Each week, members of the WFPL news team spotlight interesting stories we’ve read and enjoyed, for your weekend reading pleasure:
Gabe Bullard: You may have missed this a few weeks ago: Adam Green profiled professional pickpocket Apollo Robbins. Robbins is a theatrical pickpocket (he performs on stage, he doesn’t actually steal from people). Robbins is good. The article describes one instance of him secretly stealing a pen, removing the cartridge, then putting the pen back into the mark’s pocket. Read Adam Green: The Spectacular Thefts of Apollo Robbins, Pickpocket.
Bonus: If this isn’t intriguing enough, watch this clip of Robbins going Artful Dodger on Green.
Devin Katayama: “Gifted and Talented” programs help students who excel at certain levels and give them outlets increase their potential. But some argue the programs don’t give all students a fair shot at participation and the diversity in the programs is often lacking. This New York Times article explores changes to New York City’s GT programs and ways the city is trying to reach all students in all areas of the city. Read In One School, Students are Divided by Gifted Label.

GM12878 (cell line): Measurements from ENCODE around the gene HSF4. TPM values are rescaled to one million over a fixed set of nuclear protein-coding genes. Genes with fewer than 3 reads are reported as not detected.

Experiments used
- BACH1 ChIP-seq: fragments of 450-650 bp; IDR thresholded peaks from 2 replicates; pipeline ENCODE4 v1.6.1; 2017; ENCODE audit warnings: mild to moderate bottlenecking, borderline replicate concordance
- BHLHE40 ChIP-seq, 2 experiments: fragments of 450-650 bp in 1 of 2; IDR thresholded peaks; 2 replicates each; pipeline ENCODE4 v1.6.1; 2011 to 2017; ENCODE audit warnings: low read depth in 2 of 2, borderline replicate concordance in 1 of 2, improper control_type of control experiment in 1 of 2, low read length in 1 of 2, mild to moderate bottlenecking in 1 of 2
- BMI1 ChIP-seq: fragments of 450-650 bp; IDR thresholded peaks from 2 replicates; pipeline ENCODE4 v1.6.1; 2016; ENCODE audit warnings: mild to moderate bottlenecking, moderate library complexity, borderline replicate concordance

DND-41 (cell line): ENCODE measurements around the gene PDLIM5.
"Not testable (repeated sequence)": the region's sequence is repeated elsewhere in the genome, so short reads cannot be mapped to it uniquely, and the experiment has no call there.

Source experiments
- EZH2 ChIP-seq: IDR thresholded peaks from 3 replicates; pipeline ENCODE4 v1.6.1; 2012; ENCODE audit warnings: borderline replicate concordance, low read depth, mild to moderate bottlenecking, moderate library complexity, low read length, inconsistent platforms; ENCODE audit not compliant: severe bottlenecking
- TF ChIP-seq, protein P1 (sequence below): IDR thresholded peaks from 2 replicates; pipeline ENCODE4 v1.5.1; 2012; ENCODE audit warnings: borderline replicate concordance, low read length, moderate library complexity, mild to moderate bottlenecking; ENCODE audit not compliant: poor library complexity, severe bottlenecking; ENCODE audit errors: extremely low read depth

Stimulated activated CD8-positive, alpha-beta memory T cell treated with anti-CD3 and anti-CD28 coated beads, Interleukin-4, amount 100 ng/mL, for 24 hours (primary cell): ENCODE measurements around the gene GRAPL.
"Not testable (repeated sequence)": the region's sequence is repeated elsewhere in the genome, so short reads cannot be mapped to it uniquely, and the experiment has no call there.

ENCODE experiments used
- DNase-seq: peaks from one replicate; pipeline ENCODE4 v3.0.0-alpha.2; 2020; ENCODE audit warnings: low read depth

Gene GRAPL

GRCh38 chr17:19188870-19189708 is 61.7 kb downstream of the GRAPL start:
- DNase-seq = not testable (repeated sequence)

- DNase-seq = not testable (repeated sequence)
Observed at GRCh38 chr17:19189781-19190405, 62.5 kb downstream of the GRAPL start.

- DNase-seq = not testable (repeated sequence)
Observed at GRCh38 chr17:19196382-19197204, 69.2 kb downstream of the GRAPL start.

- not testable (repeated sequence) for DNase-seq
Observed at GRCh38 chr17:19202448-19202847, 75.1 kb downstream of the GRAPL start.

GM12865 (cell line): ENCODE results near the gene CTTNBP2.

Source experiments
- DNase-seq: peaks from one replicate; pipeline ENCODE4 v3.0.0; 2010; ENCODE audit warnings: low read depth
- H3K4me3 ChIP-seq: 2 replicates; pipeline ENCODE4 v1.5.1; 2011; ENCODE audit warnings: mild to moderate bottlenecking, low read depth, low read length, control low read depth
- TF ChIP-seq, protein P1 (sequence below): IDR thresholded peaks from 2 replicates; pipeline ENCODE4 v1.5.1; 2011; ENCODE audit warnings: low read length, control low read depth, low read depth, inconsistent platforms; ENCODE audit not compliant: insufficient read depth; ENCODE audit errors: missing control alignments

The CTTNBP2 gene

Joseph Lord: The long-elusive video of a giant squid has gotten plenty of news media attention, but few outlets have made the story of how it happened quite so visually appealing as The Verge. Read Giant Squid! To Catch a Monster, Bring Patience and Plenty of Cash.
Bonus: The recent death of former McDonald’s executive Fred Turner went largely unnoticed, and this paean from The Economist doesn’t get into the health concerns and modern controversies that fast f00d brings. Instead, it focuses on a former grillman who rose to the top of a not-so-big company and through savvy and high standards made it a huge business and a cultural force. Worth reading. Read Fred Turner, the Man who Made McDonald’s.